Ciolino contends that each of the Counter-Defendants has “published to the public, either by spoken word or in the written form, false and defamatory statements accusing Ciolino of conspiring to frame Simon by coercing a false confession from him.” [Id. at ¶ 5.] The counter-complaint sets forth the specific statements made by the Counter-Defendants in the documentary, the book, and the blog. [Id. at ¶¶ 116, 129, 140.] Ciolino further alleges that each Counter-Defendant possessed a high degree of awareness that the statements they advanced in the documentary, the book, or in Counter-Defendant Preib's blog were “probably false” and that Simon is actually guilty of the murders to which he pled guilty. [Id. at ¶ 8.] Ciolino alleges that the Counter-Defendants conspired to discredit, defame, and defeat Protess, Ciolino, and Northwestern University, “all as ‘pay back' for their efforts and success at revealing the injustices in the Illinois criminal justice system and their work toward abolition of the death penalty. [Id. at ¶ 9.] He contends that the “false and defamatory statements have caused irreparable harm to [his] reputation and destroyed his career.” [Id. at 29.] Ciolino accuses Counter-Defendants of acting “not only with reckless disregard for the truth but also with actual malice.” [Id.]

         The counter-complaint offers the following descriptions of the Counter-Defendants: Hale, Ekl, and Sotos are Simon's attorneys in this litigation; Hale was an executive producer and participant in the documentary and funded Crawford's book Justice Perverted; Ekl and Sotos were participants in the documentary; Delorto and Mazzola are private investigators and were participants in the documentary; Preib is a retired Police Officer and blogger; Crawford is the author of the book Justice Perverted and a public relations consultant who co-founded a media strategy and crisis management firm; and Whole Truth Films, LLC produced the documentary, and Ciolino alleges on information and belief that the company is owned and operated by Hale. [Id. at ¶¶ 3, 15-22.] Alvarez was, at all relevant times, the Cook County State's Attorney. Ciolino alleges that Alvarez made false and defamatory statements about Ciolino at the press conference following the dismissal of the charges against Simon. [Id. at 14, 103-106.]

         Ciolino alleges that his counterclaim is a compulsory counterclaim pursuant to Federal Rule of Civil Procedure 13(a) “as it arises out of the transaction or occurrence that is the subject matter of” Simon's claims against Ciolino. [Id. at 10.] He argues that even if it is not a compulsory counterclaim, the Court has jurisdiction over the counterclaim because “there are identical factual and evidentiary issues between Simon's claim and Ciolino's counterclaim.” Simon moved to dismiss Ciolino's counterclaim pursuant to Federal Rule of Civil Procedure 12(b)(1), arguing that Ciolino's filing is a permissive counterclaim under Rule 13(b) over which the Court should decline to exercise supplemental jurisdiction, not a compulsory counterclaim under Rule 13(a). [119.] Alvarez moved to dismiss Ciolino's counterclaim pursuant to Rule 12(b)(6), arguing that absolute immunity bars his claims. [134.] The remaining Counter-Defendants moved to strike Ciolino's counterclaim pursuant to Rule 14(a)(4). [122.] The Court will focus on Simon's motion [119], which is dispositive.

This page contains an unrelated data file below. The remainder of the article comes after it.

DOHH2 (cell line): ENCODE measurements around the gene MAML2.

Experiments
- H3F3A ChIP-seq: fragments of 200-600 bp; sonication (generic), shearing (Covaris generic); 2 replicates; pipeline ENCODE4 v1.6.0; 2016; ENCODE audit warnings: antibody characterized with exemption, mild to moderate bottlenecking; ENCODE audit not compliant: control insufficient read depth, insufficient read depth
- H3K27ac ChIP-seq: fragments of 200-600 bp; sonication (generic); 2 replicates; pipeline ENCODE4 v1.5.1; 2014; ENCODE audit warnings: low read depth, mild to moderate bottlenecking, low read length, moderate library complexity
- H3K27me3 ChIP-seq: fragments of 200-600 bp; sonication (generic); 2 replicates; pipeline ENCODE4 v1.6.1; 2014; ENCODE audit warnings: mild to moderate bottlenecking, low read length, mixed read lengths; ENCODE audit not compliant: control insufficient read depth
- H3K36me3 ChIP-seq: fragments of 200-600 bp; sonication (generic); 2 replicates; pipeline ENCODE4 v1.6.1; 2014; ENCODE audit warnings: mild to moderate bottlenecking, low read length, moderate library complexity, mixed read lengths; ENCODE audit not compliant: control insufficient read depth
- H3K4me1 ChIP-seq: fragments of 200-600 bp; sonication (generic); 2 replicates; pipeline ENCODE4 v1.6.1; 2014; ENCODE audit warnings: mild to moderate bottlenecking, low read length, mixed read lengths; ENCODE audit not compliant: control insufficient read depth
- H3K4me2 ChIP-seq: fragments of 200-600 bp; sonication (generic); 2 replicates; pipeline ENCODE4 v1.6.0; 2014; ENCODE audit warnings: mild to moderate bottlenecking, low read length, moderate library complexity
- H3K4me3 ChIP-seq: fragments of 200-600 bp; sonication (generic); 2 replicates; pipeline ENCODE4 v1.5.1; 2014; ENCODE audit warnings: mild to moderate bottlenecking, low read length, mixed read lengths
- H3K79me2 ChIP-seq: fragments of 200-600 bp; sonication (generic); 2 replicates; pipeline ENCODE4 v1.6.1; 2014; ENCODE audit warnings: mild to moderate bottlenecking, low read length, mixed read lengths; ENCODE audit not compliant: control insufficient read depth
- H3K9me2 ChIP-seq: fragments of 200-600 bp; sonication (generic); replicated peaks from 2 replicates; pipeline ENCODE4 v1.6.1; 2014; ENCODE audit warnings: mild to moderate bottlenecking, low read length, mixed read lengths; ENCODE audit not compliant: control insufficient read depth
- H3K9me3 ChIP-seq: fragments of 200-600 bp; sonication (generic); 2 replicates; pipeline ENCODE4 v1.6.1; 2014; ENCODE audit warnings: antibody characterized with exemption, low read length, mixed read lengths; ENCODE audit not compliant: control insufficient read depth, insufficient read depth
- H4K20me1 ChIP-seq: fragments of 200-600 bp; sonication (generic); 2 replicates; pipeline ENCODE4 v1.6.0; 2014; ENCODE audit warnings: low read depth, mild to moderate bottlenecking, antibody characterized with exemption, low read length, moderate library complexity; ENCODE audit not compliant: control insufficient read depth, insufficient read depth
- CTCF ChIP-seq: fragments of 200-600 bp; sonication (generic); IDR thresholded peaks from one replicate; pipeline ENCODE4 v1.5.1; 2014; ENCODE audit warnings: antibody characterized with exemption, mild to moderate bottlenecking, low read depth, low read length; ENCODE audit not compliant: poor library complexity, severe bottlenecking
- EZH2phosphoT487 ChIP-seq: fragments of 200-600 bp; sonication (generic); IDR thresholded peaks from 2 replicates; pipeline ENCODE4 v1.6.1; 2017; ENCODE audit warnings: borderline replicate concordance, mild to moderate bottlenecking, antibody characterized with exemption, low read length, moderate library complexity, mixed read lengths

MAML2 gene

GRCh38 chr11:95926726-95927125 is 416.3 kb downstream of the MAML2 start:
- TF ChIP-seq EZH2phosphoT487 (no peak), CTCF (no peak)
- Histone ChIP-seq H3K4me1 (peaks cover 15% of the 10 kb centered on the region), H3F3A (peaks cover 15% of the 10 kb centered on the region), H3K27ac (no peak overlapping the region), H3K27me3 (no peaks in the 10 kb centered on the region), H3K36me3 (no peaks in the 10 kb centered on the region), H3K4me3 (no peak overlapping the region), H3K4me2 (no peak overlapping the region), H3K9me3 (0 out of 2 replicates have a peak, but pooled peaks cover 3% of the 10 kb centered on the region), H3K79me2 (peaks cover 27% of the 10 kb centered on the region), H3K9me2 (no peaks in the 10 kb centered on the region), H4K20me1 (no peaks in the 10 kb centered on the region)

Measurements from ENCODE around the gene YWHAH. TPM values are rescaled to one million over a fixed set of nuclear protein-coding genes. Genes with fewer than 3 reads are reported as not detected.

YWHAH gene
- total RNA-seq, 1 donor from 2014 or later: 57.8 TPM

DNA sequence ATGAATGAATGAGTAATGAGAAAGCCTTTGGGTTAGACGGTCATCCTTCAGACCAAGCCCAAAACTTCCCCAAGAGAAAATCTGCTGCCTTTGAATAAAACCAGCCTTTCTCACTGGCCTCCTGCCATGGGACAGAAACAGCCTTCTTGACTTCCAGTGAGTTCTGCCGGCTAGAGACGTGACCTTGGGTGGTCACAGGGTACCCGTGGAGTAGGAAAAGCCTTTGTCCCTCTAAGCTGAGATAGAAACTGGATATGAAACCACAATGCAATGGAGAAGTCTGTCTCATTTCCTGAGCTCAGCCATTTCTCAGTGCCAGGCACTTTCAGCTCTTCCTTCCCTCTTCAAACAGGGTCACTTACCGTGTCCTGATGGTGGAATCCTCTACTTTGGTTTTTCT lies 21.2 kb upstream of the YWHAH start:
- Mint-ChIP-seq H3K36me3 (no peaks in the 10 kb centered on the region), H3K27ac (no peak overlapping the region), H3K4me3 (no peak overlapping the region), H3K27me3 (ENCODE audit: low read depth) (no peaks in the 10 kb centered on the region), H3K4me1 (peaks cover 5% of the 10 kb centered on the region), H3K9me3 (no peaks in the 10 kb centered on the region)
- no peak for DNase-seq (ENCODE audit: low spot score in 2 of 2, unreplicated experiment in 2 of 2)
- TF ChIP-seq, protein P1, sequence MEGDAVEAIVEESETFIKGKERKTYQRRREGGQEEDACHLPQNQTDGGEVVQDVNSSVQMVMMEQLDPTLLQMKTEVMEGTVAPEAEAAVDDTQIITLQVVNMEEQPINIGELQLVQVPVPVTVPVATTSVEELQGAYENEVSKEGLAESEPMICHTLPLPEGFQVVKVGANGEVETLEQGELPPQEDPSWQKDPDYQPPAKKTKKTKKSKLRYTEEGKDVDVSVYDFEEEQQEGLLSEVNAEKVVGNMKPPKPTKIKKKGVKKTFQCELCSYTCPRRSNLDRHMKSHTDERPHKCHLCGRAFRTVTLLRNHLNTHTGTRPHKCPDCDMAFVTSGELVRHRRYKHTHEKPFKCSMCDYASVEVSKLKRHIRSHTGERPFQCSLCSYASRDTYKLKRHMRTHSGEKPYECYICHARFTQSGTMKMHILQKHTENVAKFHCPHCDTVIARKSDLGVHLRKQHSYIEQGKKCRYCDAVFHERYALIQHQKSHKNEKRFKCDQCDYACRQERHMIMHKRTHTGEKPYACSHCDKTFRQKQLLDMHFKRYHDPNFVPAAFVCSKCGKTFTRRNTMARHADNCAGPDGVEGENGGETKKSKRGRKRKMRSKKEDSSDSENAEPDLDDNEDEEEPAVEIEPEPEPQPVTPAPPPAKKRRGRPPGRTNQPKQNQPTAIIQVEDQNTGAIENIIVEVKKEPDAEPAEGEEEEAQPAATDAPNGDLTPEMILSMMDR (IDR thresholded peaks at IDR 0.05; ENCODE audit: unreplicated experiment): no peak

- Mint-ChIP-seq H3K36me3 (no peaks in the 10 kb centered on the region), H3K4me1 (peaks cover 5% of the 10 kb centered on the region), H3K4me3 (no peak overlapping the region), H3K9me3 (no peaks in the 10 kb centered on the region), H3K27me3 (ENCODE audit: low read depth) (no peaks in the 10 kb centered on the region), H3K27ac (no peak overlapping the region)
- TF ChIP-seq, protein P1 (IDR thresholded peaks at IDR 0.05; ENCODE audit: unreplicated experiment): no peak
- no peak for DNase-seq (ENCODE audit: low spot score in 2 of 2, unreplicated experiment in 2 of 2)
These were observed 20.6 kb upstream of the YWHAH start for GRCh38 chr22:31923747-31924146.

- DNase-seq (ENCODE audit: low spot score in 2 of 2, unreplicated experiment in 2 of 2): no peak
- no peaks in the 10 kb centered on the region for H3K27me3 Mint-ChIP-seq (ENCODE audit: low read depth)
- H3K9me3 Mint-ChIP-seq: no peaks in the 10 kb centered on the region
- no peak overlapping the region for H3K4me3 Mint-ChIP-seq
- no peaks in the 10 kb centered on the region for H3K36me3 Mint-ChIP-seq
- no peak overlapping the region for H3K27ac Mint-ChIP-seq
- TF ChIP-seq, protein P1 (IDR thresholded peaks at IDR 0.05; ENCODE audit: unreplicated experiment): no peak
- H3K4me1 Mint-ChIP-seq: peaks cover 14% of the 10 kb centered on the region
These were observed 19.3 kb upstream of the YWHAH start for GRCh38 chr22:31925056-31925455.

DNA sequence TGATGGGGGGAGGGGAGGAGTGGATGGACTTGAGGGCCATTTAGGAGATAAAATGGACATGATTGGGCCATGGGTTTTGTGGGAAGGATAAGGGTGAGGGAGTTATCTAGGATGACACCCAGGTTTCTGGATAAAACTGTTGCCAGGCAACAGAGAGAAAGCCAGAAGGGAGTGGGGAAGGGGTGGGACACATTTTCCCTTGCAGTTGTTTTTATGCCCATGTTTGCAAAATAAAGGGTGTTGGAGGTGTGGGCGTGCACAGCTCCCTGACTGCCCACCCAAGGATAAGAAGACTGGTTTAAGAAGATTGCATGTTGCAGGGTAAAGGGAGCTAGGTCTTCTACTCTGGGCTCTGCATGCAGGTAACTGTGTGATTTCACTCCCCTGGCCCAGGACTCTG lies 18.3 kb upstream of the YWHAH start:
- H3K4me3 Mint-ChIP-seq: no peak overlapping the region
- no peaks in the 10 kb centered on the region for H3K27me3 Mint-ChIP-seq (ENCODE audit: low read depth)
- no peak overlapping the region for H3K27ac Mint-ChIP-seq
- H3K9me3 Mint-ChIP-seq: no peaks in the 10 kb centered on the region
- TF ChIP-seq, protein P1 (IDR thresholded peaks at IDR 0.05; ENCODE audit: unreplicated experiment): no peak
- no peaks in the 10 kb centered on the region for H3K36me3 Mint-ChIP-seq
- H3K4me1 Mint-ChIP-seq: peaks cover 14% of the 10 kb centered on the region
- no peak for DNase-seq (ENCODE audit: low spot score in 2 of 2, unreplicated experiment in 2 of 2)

II. Legal Standard

         A Rule 12(b)(1) motion seeks dismissal of an action for lack of subject matter jurisdiction. The party asserting jurisdiction bears the burden of establishing that jurisdiction is satisfied. Glaser v. Wound Care Consultants, Inc., 570 F.3d 907, 913 (7th Cir. 2009). Federal Rule of Civil Procedure 13(a)[2] defines a compulsory counterclaim as one that “arises out of the transaction or occurrence that is the subject matter of the opposing party's claim.” Fed.R.Civ.P. 13(a); see also Pace v. Timmerman's Ranch and Saddle Shop Inc., 795 F.3d 748, 752 (7th Cir. 2015). Such counterclaims are compulsory in the sense that they are lost if not presented. See Channell v. Citicorp Nat. Servs., Inc., 89 F.3d 379, 385 (7th Cir. 1996). No independent basis of federal jurisdiction is needed for a compulsory counterclaim, as long as the court has jurisdiction over the plaintiff's original claim. See, e.g., Moore v. New York Cotton Exchange, 270 U.S. 593, 609 (1926); 3 Moore's Federal Practice P 13.15(1) (2d ed. 1974).

         A counterclaim that arises from a separate transaction or occurrence is permissive and governed by Rule 13(b).[3]Gilldorn Sav. Ass'n v. Commerce Sav. Ass'n, 804 F.2d 390, 396 (7th Cir. 1986). A permissive counterclaim requires an independent basis of federal jurisdiction, as it is outside a court's supplemental jurisdiction. Oak Park Trust & Sav. Bank v. Therkildsen, 209 F.3d 648, 651 (7th Cir. 2000) (noting that 28 U.S.C. § 1367(a) covers only “claims that are so related to claims in the action ...